If you’re able to implement a separate landing page or PURLs as suggested in the last post of this series, you likely have the resources to generate tools like coupon codes if you use an e-commerce page for sales. This goes a level deeper, as it doesn’t just keep tabs on your traffic, but the actual sales your direct mail campaign has generated. Putting both of these tactics into practices will provide you valuable data regarding how many potential customers your campaigned generated, as well as the total number of real purchases that were made. Talk about easy ROI calculation!
Again, coupon codes are easily the simplest ROI calculation tool if your website has an e-commerce page. If you run a promotion using coupon codes, keep two things in mind: First, provide a valuable offer in conjunction with your code. If you already give 10% off on a frequent basis, your customers won’t think it’s special when you offer it for the 74th time. Try a more generous discount, or better yet, something FREE! Secondly, make your coupon code easy to remember, and keep the future in mind when you’re giving your code a name. If you’re having a spring sale, and plan on doing so every spring, name this campaign code “SPRING11”. (Then next year, you can use “SPRING12”. Makes sense, right?)
If you have a website, but don’t use it to sell your products or services [yet], you can still use your direct mail to generate web traffic, which can in turn generate sales! If you’ve decided your campaign will have this dual purpose, try putting a “password” in an area of your website where you manage the content—like your blog perhaps? This will prompt recipients to go visit your site (where you can track visits to the page that holds your password), and those that want to purchase will use the password to redeem your offer. If you conduct sales by phone or in person, customers can simply mention your password at the time of purchase!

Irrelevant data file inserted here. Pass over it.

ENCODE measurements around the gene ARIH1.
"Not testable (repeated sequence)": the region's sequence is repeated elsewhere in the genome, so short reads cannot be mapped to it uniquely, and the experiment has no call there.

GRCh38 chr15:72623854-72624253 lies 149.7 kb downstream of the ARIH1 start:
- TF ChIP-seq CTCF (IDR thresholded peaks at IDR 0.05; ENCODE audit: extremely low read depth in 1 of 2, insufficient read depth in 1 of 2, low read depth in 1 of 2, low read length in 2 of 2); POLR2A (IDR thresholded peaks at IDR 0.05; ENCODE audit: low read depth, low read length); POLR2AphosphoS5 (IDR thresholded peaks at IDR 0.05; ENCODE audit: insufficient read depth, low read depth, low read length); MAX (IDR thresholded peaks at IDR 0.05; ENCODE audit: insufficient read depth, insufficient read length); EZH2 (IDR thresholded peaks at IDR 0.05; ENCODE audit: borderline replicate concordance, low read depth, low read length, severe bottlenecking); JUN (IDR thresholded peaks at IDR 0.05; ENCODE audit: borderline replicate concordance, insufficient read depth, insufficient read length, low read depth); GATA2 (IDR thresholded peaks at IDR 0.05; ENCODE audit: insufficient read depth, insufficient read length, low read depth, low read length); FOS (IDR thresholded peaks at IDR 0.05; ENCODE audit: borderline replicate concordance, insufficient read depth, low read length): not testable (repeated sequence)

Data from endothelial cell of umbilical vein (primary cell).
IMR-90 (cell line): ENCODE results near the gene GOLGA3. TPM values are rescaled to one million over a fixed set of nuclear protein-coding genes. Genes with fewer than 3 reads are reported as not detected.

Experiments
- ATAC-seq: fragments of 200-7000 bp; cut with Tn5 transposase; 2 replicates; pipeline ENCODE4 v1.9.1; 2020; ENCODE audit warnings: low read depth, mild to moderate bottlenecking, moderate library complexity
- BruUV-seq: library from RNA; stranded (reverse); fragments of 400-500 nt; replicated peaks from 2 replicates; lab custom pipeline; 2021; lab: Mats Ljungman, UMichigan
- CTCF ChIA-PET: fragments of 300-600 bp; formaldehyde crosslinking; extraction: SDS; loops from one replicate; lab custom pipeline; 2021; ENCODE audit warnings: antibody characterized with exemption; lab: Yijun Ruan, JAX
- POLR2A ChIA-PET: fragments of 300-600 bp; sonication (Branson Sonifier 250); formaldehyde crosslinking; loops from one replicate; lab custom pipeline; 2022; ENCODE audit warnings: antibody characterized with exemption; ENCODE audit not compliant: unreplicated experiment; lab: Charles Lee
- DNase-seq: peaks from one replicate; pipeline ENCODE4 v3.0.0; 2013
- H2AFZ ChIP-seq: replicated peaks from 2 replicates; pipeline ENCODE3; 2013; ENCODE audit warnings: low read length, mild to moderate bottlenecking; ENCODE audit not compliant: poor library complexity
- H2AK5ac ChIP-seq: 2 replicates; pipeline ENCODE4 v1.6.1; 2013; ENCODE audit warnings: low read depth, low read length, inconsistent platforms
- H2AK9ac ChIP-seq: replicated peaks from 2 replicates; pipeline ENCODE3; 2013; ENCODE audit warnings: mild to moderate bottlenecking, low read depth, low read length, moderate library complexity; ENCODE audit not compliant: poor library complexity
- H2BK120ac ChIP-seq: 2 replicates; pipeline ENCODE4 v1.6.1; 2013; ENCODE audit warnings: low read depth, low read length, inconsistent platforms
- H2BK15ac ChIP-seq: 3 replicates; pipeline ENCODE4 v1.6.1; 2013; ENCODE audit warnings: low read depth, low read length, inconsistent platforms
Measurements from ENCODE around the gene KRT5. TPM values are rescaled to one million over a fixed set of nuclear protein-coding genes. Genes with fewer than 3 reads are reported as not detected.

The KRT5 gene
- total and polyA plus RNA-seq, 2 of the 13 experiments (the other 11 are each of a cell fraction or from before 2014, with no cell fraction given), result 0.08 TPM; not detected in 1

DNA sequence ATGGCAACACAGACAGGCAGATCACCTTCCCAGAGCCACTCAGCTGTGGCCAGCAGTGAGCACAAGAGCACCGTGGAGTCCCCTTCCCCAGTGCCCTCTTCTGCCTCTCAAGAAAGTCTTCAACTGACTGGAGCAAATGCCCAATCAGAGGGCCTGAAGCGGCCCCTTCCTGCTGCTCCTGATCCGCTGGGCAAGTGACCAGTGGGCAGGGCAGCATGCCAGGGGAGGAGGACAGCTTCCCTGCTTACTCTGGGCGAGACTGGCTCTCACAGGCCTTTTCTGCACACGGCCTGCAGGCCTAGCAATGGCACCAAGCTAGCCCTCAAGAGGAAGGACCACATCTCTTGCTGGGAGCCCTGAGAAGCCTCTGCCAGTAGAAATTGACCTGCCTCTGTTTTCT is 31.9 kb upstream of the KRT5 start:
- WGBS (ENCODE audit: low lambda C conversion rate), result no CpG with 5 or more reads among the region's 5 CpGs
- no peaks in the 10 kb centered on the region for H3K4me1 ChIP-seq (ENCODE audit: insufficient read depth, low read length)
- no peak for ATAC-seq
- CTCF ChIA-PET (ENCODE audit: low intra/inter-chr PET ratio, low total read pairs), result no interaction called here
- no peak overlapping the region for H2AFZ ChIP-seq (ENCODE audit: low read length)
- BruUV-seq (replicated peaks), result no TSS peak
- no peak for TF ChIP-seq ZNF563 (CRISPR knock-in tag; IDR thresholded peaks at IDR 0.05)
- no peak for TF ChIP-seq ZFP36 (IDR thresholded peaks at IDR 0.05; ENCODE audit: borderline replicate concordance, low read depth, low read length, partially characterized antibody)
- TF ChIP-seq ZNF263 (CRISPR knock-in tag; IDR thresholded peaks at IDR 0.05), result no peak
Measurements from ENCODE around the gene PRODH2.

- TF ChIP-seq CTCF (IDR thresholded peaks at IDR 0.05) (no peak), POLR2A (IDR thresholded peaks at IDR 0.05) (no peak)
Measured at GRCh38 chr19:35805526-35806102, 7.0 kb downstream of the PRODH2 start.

Whether you make sales by phone, in person, or online, these are a couple of the simplest, most straight-forward ways to measure your website traffic and ROI from direct mail campaigns. What other tricks have you used to gauge website traffic from direct mail? We’d love to hear from your experience!